Wednesday 8 May 2024

Toilet Twinning Project

On Friday 19 April, The High School Dublin Parents Association presented a cheque for €280 to the Student Council, marking the end of several months of fundraising for a charity called Toilet Twinning. Funds have been raised in The High School and by the Parents Association this year for Toilet Twinning, a charity that builds safe, sustainable, and clean toilets for families living in extreme poverty. Working with Toilet Twinning, who are partnered with Tearfund Ireland and Cord, we will now be able to 'toilet twin' eleven toilets in our school with other toilets across the world. This means that our toilets are linked to modern and hygienic latrines across the globe, connecting our school to the global community and opening doors for a new wave of understanding for pupils, staff, and visitors to The High School. Our twinned toilets will now have framed pictures of our international toilet twins outside their doors, along with pictures of our twins and GPS coordinates included so we can locate them on Google Maps! Soon, student and staff toilets at HSD will be twinned with latrines in Mozambique, Nigeria, Pakistan Malawi Nepal Zimbabwe Zambia Uganda Tanzania Côte d'Ivoire and the Democratic Republic of Congo. Together as a community we have raised just over €1,000 for Toilet Twinning!

Raising awareness about Toilet Twinning at school these past few months has been a real labour of love for me personally. I discovered this charity during a Model United Nations trip to London in October 2023; I was struck by how original and ultimately fun its concept was. I couldn't shake off the idea and brought it up at a Student Council meeting where many others also liked it. After obtaining permissions from various individuals going through bureaucratic channels presenting an informative video about Toilet Twinning during assembly we organized a non-uniform day on February 9th to raise funds for this cause. Shortly after that generous offer came from Parents Association offering donation too.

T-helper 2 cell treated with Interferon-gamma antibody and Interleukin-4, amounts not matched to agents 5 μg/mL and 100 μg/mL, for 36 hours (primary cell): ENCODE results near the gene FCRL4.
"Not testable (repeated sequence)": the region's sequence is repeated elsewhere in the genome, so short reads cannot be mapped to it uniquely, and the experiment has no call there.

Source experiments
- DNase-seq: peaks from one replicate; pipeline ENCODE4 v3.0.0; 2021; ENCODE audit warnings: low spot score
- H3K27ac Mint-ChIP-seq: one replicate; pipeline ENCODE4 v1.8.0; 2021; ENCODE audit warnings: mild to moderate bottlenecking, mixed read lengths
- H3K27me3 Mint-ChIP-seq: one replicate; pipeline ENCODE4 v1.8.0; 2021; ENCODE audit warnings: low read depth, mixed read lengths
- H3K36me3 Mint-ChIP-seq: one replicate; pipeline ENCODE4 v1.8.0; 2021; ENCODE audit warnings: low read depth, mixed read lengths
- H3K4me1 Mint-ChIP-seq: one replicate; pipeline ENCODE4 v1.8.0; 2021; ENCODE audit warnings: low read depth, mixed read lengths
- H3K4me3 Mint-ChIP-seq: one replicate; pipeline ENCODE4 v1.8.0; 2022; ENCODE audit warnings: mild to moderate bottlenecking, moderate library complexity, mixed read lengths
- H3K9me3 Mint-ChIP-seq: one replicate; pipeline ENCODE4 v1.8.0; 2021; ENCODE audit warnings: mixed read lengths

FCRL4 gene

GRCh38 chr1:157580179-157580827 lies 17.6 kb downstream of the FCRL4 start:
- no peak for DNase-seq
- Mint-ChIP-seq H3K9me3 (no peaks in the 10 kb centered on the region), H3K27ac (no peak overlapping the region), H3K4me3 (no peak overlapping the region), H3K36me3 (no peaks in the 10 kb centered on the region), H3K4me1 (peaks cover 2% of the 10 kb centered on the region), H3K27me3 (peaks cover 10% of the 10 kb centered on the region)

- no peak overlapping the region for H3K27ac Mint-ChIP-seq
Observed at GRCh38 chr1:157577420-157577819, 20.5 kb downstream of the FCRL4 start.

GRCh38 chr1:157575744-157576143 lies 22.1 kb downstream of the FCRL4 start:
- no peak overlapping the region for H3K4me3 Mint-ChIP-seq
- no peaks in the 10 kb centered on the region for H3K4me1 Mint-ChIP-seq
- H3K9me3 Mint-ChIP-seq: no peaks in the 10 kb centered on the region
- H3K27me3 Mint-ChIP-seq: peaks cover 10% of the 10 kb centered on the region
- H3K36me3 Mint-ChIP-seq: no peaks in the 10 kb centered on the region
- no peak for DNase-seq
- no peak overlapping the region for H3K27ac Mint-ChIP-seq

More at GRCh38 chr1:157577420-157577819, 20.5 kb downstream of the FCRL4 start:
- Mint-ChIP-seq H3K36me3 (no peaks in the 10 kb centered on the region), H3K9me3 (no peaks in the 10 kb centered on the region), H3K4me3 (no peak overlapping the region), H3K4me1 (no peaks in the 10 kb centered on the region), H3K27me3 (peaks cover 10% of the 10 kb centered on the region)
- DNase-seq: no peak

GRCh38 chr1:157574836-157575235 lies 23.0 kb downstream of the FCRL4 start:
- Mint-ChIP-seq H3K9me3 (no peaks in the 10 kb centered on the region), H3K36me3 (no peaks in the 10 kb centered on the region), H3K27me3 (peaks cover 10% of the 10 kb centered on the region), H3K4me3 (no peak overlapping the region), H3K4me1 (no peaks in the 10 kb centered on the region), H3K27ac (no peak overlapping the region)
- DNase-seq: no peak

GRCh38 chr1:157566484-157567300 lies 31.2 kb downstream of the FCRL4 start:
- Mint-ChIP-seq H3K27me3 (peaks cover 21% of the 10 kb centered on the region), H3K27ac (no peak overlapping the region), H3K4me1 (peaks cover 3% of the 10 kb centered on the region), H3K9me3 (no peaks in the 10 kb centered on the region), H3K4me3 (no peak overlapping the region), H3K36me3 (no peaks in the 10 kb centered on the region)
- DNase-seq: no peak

I would like to express my gratitude towards every student teacher in school all members of Parents Association who helped spread awareness about Toilet Twinning donated on non-uniform days supported this project. Thanks to our cooperation as community we made significant difference improving lives families worldwide making sanitation safer.
If you are interested in learning more about or making a donation to Toilet Twinning for your own loos as home, please visit
Leo Shorten

Friday 3 May 2024

Mental Health Week

As we approach Mental Health Week, it is essential to recognize the significance of this event. Now more than ever, the spotlight on mental health education and inclusivity is crucial.

This week provides a platform for breaking down stigmas and improving our understanding. By raising awareness and encouraging education, we empower individuals to recognize their mental well-being and support others.